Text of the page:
Historically, ecofeminism was marked by the struggle with patriarchal dualism between culture (a notion almost tantamount to civilization and progress) and nature; the dualism inseparable from the issue of gender roles. One response was Goddess art, aimed at reclaiming Herstory and the creator as a female, and at empowering women by asserting their connection with nature, yet the essence of the fight of early feminists may have best been expressed on the witty and perfectly aimed cover of Barbara Kruger’s exhibition catalog, We Won’t Play Our Nature to Your Culture (ICA London, 1983).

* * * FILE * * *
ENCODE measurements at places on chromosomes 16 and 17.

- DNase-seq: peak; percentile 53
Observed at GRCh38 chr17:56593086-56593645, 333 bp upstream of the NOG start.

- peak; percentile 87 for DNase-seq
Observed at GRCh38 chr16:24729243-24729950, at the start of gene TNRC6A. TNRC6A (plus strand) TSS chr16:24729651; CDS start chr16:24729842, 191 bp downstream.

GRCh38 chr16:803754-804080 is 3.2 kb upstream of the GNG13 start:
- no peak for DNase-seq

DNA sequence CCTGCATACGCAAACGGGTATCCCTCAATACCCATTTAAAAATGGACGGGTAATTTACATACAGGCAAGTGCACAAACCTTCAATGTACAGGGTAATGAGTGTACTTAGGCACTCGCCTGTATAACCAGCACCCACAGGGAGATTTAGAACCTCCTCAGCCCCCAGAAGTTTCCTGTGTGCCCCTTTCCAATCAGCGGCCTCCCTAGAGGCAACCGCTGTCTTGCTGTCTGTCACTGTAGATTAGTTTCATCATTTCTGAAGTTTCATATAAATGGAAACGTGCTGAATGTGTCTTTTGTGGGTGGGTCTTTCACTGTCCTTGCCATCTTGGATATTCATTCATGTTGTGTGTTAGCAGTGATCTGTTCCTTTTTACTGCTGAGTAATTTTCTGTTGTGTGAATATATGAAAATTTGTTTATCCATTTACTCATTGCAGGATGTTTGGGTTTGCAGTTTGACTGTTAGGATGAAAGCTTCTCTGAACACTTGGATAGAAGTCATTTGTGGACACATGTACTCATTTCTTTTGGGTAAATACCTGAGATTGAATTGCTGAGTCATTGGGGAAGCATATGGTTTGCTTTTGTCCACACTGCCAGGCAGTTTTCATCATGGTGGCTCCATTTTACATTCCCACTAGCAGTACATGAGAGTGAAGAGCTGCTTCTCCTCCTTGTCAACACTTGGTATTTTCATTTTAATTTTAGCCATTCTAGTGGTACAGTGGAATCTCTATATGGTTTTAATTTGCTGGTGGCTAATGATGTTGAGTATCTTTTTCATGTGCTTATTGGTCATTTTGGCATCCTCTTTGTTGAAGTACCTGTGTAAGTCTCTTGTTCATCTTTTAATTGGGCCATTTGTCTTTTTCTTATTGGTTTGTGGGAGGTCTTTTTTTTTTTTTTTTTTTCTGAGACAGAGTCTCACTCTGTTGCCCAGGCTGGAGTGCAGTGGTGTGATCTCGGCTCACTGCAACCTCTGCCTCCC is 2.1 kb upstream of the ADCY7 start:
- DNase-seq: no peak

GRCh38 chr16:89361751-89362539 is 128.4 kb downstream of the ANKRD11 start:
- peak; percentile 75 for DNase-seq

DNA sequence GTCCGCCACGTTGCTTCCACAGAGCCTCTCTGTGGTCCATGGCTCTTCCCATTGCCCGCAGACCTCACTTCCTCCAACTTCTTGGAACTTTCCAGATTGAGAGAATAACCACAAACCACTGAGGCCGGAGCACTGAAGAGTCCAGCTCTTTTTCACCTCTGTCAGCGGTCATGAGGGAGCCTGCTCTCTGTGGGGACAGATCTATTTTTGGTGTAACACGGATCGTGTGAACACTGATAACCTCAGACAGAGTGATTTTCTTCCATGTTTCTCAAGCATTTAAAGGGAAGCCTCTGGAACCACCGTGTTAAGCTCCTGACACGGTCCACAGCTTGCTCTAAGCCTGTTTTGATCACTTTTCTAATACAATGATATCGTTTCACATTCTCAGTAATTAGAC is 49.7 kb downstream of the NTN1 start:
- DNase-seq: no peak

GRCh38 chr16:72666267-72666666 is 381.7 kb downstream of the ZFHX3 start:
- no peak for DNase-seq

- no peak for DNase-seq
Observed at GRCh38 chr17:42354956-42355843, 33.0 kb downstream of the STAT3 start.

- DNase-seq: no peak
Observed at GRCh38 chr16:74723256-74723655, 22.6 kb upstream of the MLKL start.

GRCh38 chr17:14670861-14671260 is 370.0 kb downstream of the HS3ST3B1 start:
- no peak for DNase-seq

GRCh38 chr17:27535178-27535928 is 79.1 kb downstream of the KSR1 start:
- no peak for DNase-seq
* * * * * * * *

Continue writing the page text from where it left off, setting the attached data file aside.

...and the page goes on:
A minimalist feminist artist whose work has been awaiting rediscovery, Bilge Friedlaender’s (Turkish American, 1934-2000) installations made of handmade paper and natural materials such as linen, sticks, stones, sand and beeswax, like Heart Nests (1977), expressed ideas of care and maintenance, bundling, covering, and protection. Small in scale and made of natural materials, they reflected her ecological consciousness. In the series of works about Gilgamesh, which included handmade paper sculptures Cedar Forest (1989), Friedlaender exposed the story of the Sumerian king cutting the sacred cedar forest in quest for fame. She questioned the myth of the male hero, and reclaimed a female Goddess, Ishtar, as a metaphor for “the awakening of female consciousness.”1 Inspired by Jungian psychoanalysis, Friedlaender revisited the Epos of Gilgamesh for the 2nd International Istanbul Biennial in 1989, her first exhibition in Turkey since she had left forty years earlier.